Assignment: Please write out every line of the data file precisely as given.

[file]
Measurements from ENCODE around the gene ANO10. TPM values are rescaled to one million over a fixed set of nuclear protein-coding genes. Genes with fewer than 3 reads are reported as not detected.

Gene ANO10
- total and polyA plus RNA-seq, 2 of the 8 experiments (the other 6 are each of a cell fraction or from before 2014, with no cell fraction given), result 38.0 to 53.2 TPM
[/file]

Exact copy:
Measurements from ENCODE around the gene ANO10. TPM values are rescaled to one million over a fixed set of nuclear protein-coding genes. Genes with fewer than 3 reads are reported as not detected.

Gene ANO10
- total and polyA plus RNA-seq, 2 of the 8 experiments (the other 6 are each of a cell fraction or from before 2014, with no cell fraction given), result 38.0 to 53.2 TPM